Lake Worth

The Guatemalan-Maya Center, Lake Worth

The Maya have many cool nicknames. The Greeks of the New World. Men of Maize. But you can add a more unfortunate moniker – the Children of Scorched Earth – to explain why they’re suddenly one of Florida’s fastest-growing immigrant communities.

The Maya are the largest indigenous group in the Americas, descendants of the glorious pre-Columbian civilization that occupied southern Mexico and northern Central America. Most live in Guatemala – where in recent decades they’ve faced one violent plague after another.

Andrea Richard

Artist Bill McCaffrey took 15 hours to complete a chalk painting of a Titanic scene on the street in Lake Worth, before the rain came and washed it away. But that's OK with him.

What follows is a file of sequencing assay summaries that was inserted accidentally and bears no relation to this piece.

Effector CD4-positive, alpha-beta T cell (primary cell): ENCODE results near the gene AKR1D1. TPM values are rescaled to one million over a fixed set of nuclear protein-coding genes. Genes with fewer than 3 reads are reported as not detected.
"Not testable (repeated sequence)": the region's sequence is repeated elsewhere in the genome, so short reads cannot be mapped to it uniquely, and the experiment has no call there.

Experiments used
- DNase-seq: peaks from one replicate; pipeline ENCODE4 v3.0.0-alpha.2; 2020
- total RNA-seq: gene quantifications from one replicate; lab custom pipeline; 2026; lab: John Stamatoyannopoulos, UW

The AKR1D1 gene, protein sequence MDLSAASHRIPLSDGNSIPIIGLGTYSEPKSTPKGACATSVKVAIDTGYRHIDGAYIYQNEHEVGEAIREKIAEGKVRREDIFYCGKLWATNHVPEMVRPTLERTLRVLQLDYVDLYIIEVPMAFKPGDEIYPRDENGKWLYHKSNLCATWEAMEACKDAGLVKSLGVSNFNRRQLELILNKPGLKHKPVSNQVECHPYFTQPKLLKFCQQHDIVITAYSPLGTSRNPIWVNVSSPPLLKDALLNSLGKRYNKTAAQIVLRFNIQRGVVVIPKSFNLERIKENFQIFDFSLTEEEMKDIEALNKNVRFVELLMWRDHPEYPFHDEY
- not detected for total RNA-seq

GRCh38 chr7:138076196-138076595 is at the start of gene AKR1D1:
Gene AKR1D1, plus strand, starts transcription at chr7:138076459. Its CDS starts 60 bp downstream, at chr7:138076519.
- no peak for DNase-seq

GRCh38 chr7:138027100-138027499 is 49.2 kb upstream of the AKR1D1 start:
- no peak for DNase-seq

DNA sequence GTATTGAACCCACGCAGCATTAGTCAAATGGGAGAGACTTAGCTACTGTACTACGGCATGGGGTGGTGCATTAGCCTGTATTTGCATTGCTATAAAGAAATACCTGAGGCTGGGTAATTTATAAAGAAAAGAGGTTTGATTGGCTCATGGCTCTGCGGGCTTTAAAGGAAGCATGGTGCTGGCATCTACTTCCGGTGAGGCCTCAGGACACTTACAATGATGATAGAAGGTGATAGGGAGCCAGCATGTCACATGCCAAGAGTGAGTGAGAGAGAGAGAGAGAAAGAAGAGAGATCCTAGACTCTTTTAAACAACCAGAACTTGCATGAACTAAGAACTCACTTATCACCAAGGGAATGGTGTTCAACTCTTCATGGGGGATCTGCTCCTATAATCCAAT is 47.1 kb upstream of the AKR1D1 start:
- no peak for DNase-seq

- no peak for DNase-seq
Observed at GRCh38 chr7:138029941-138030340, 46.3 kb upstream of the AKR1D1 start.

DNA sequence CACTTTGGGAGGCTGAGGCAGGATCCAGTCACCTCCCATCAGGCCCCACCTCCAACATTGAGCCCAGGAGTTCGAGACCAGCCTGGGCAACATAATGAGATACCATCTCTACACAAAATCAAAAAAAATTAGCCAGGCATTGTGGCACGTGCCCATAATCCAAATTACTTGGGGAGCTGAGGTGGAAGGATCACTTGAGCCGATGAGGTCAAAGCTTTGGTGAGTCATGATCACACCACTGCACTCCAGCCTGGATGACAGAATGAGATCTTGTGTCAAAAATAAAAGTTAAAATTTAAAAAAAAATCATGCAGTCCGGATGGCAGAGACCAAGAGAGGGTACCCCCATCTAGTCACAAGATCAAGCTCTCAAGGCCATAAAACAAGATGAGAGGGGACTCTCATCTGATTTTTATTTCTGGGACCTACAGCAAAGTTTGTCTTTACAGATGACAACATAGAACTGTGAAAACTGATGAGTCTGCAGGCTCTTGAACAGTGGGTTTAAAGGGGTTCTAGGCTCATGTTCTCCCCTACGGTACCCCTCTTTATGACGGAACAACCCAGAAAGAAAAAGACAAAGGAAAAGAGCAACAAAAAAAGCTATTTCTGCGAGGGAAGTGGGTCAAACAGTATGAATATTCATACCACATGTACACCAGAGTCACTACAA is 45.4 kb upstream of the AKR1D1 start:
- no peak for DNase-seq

"The longer I do street art, I become less possessive of my work," he says. "You learn to let it go."

McCaffrey was one of the featured artists at the Lake Worth Street Painting Festival, in which he has participated for 17 years.

The two-day festival drew a crowd of nearly 100,000 people to the small town over the weekend.

C. DiMattei


When Charlie Birnbaum saw the logo design for the L-Dub Film Festival, he flipped out . . . but in a good way.

“I said, 'This is perfect!’  I couldn’t have asked for more,” says Birnbaum, manager of Lake Worth Playhouse’s Stonzek Theatre.

Graffiti Iconz

In Lake Worth, where the prevalence of gang graffiti motivated city commissioners to create an anti-spray paint ordinance in 2010, artist/business owner Adolphe Latorre has his work cut out for him.